I wasn’t there for the English language service. The Hindi-language service, I learned, catered to a smattering of those who eschewed English when speaking to God. Tua left soon after our conversation came to a close — her grandson needed some papers filled out for his school enrollment. I was left alone to walk back and forth through the church’s aisles for some time.

The first two to arrive were Rachel and her grandson. Rachel had been in the church for over forty years. She changed her name after her baptism. She was wearing a lavender sari, and her grey hair, streaked with black, was tied into a single braid, put to her right.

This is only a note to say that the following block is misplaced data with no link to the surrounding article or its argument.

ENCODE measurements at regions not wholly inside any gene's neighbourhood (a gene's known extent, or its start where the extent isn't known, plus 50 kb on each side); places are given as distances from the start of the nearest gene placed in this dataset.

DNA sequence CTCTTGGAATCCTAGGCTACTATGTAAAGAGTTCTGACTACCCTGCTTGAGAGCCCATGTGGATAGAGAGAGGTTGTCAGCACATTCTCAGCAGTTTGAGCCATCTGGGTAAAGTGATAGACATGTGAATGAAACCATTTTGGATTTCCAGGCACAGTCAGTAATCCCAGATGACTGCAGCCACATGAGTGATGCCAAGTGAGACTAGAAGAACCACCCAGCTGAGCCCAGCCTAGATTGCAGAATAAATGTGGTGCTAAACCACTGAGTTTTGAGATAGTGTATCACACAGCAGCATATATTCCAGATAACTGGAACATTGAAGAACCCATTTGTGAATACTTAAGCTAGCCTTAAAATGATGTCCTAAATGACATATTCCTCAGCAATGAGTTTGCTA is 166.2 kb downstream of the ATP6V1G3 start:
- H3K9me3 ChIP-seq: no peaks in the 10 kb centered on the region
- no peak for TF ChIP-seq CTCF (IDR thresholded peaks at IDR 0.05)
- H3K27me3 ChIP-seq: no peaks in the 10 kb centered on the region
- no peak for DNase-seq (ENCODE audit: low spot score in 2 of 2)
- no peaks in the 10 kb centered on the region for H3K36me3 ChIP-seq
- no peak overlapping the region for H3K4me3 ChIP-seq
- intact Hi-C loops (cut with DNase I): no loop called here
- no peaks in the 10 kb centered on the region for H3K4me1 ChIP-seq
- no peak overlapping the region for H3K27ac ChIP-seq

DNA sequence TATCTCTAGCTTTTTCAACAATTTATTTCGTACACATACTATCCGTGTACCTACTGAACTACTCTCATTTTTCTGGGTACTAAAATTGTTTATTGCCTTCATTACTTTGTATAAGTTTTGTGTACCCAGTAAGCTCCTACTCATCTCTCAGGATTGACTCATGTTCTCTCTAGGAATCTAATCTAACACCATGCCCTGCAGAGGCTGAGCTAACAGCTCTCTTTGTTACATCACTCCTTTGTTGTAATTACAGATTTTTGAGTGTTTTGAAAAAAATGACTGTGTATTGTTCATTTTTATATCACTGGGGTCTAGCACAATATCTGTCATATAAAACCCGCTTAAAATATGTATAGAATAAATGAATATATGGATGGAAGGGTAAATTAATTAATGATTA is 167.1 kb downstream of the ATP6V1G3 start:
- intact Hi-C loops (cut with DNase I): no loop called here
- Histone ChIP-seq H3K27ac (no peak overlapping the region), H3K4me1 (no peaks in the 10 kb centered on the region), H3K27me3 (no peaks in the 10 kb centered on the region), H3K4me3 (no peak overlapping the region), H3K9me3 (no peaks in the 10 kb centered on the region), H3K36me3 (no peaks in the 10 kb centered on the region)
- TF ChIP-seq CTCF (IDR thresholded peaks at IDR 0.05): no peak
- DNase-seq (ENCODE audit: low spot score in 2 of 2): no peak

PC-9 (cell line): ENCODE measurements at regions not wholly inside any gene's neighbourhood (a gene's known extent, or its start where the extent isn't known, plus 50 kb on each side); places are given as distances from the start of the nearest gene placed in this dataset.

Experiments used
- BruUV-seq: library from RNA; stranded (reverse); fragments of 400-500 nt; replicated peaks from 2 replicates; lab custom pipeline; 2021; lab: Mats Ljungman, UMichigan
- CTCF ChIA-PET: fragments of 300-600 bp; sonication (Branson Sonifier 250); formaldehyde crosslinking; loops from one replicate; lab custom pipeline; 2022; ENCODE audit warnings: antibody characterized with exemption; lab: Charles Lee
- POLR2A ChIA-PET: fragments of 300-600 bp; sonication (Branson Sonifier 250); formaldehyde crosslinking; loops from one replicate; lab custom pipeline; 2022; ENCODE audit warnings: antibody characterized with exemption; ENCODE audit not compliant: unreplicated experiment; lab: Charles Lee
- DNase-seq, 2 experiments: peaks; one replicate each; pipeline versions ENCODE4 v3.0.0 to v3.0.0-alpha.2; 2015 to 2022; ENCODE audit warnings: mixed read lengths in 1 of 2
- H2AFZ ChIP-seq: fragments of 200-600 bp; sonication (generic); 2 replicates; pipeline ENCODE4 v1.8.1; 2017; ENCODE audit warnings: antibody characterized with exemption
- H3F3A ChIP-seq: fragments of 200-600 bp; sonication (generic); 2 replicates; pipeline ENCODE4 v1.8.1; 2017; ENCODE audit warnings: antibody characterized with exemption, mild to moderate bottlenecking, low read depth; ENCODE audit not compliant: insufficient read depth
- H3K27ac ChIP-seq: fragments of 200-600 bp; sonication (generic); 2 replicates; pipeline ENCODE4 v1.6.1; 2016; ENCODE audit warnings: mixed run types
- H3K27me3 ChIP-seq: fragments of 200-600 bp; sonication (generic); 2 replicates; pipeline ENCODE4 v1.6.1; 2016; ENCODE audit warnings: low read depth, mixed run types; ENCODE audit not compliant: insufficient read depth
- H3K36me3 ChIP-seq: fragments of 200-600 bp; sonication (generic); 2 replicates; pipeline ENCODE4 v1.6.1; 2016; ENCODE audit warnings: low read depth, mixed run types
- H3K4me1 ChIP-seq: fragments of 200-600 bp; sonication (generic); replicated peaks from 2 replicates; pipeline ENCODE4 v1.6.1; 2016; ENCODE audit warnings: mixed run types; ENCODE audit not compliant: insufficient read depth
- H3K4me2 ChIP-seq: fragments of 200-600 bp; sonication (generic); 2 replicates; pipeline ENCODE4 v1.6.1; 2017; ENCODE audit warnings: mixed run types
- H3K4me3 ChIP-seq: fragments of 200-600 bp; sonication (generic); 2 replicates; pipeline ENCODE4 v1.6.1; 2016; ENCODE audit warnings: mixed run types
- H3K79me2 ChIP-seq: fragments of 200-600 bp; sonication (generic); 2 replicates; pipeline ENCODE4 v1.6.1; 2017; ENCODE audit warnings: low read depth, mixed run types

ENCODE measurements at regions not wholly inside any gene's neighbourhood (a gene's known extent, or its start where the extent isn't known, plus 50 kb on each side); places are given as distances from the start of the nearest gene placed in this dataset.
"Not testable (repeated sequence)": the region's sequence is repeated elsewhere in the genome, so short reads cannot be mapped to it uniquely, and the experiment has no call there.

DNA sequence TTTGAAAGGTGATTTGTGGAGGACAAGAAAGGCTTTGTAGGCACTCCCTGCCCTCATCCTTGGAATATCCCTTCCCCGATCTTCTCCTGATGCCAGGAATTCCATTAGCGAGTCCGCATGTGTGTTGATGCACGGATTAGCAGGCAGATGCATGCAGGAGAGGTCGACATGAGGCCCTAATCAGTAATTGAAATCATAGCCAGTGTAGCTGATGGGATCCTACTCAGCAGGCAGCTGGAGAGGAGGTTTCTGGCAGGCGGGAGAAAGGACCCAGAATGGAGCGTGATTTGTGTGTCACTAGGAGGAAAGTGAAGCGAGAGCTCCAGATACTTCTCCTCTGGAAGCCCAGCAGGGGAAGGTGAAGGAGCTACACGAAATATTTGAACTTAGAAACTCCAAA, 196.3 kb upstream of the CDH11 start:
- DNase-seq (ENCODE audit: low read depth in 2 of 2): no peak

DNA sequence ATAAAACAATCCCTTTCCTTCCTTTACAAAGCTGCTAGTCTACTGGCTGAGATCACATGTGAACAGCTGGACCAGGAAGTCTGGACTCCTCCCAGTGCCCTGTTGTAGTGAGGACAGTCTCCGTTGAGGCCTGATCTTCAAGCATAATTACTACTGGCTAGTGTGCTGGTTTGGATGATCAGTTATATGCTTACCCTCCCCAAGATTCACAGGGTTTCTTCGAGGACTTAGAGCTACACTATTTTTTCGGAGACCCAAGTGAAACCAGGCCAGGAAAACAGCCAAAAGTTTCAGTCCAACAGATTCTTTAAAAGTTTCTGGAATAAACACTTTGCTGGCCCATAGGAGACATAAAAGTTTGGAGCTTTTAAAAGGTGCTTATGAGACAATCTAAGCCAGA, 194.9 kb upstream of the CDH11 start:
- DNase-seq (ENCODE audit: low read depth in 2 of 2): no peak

I asked her why she joined the church and stayed in it after all these years. She closed her eyes. In a quiet Hindi, she told me her husband had a large open sore on his leg and could no longer work. They had gone to doctors and Hindu priests. Neither medicine nor ritual could close his sore. Then, she invited a pastor to her home and they all prayed. Within three days, the sore had healed. She was baptized as Rachel, and has been attending this church ever since. A living tribute to being healed.

I asked her grandson if he liked the church. He was a sprightly eighteen-year-old and had just finished up his studies. “My parents and I go to another church next to the Wishbone Chicken. My grandmother got lonely coming here, so I come with her. I like it.”